Learn an embedded representation of optical flow to increase Visual Odometry performances.

vo embedding overview

 

Abstract— This work proposes a novel deep network architecture to solve the camera Ego-Motion estimation problem. A motion estimation network generally learns features similar to Optical Flow (OF) fields starting from sequences of images. This OF can be described by a lower dimensional latent space. Previous research has shown how to find linear approximations of this space. We propose to use an Auto-Encoder network to find a non-linear representation of the OF manifold. In addition, we propose to learn the latent space jointly with the estimation task, so that the learned OF features become a more robust description of the OF input. We call this novel architecture Latent Space Visual Odometry (LS-VO). The experiments show that LS-VO achieves a considerable increase in performances with respect to baselines, while the number of paravmeters of the estimation network only slightly increases.


Brief Introduction

In this work we explore a novel network architecture (LS-VO) that enhances the VO estimation learning a multi-task objective. We jointly learn the Ego-motion estimation and an Optical Flow embedded space representation. This joint learning hels in generalizing the knwledge of the network and make it more robust to domain covariate shifts, e.g. changes in appearance, illumination condition, noise etc.
To test the properties of this architecture, we perform some experiments using KITTI and Malaga 2013 datasets, that are two datasets with similar set up, but different appearance (Malaga images have an higher field depth and different illumination with respect to KITTI). Some sample of the two datasets are shown below.

The experiments we perform are increasingly challenging:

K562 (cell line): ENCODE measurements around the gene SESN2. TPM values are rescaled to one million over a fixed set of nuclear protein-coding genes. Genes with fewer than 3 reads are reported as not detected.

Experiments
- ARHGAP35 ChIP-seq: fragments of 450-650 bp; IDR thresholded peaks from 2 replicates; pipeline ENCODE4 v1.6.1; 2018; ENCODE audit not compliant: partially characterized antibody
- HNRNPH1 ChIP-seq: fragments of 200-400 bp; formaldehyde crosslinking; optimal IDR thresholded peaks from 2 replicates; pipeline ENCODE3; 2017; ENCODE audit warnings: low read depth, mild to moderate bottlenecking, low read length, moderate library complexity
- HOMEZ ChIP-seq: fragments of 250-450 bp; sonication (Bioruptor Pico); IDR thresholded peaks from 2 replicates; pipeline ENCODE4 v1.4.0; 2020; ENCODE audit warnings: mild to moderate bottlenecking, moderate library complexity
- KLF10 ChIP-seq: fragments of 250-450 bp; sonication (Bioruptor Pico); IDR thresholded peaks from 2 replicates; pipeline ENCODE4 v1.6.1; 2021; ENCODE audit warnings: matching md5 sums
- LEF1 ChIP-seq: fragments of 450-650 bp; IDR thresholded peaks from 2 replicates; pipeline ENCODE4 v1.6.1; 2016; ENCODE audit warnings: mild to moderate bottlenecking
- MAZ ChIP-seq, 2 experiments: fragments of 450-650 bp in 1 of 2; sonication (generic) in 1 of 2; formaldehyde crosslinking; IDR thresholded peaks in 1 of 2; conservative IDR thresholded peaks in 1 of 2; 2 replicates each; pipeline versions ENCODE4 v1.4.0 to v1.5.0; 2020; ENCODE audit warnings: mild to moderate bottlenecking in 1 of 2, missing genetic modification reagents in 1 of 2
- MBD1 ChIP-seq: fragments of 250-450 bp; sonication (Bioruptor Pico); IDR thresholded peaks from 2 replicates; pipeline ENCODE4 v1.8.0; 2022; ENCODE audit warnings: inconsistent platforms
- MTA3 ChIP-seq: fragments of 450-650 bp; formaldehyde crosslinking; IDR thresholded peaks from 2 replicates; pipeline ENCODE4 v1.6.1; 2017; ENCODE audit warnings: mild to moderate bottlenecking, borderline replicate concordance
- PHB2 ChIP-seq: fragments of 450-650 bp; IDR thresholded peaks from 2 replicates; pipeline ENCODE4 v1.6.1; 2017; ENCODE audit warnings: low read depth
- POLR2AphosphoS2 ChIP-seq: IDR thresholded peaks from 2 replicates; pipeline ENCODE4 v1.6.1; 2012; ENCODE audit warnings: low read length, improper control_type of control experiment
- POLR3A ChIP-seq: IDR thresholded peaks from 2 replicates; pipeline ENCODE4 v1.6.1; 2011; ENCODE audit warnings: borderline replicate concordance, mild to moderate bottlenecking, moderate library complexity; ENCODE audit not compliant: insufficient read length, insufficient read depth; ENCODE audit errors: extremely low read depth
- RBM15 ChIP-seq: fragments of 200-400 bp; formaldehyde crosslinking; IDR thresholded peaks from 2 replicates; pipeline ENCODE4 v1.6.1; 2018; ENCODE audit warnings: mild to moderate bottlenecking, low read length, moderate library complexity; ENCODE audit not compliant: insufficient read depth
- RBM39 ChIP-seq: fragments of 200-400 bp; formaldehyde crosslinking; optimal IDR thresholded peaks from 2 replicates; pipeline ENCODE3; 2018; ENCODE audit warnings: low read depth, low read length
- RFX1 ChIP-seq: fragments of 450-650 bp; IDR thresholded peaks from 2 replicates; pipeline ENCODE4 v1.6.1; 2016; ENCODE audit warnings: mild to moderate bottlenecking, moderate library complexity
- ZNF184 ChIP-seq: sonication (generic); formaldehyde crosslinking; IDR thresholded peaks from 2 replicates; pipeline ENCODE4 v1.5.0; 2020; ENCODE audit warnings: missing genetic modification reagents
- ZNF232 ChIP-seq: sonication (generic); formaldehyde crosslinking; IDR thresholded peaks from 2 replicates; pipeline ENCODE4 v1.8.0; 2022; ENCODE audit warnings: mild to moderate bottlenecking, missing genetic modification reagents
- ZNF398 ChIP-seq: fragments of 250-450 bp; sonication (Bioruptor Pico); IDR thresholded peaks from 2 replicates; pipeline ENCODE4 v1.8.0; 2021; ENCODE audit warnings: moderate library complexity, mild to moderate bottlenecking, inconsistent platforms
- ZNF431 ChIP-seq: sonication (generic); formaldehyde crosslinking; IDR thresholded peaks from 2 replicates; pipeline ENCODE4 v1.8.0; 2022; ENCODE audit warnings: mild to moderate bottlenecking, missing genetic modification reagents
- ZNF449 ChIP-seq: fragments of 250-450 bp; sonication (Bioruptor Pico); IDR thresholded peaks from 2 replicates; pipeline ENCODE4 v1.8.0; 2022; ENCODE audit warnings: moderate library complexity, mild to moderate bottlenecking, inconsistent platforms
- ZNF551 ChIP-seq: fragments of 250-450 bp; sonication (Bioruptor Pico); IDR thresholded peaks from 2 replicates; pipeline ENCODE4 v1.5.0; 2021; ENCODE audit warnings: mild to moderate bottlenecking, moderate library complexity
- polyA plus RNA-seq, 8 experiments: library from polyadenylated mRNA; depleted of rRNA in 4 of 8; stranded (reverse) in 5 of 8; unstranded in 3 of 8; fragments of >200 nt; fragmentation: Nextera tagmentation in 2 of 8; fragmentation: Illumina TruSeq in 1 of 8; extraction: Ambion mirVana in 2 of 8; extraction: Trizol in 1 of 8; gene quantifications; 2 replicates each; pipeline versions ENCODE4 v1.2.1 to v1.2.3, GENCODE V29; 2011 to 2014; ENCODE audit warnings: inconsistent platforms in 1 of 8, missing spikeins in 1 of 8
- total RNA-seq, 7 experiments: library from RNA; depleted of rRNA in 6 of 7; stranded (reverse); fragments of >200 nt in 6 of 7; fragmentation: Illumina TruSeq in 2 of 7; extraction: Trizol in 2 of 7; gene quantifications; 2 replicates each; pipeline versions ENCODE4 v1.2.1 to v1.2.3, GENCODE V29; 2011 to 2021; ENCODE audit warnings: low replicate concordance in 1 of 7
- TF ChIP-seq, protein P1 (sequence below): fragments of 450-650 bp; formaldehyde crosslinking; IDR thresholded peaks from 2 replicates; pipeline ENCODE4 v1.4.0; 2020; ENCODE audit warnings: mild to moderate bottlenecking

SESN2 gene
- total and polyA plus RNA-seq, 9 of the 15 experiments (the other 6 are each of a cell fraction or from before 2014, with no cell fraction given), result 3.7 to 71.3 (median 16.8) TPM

1. Standard experiments: train on some sequences, test on others
  2. Change of car speed: we simulate the change in speed downsampling the datasets. In particular we downsample by 2 and 3 (dns2 and dns3 respectively). We train on the normapl images (dns1) plus the dns3 and test on the dns2. This means that the network has no examples of dns2 on the training set.
  3. We change the test set of the previous experiment: we add gaussian blur to the test set only.

 

Description of the problem

Learning based Visual Odometry (L-VO) in the last few years has seen an increasing attention of the robotics community because of its desirable properties of robustness to image noise and camera calibration independence, mostly thanks to Convolutional Neural Networks (CNNs) representational power, which can complement current geometric solutions.
While current results are very promising, making these solutions easily applicable to different environments still presents challenges. One of them is that most of the approaches so far explored have not shown strong domain independence and suffer from high dataset bias, i.e. the performances considerably degrade when tested on sequences with motion dynamics and scene depth significantly different from the training data. In the context of L-VO this bias is expressed in different Optical Flow (OF) field distribution in training and test data, due to differences in scene depth and general motion of the camera sensor.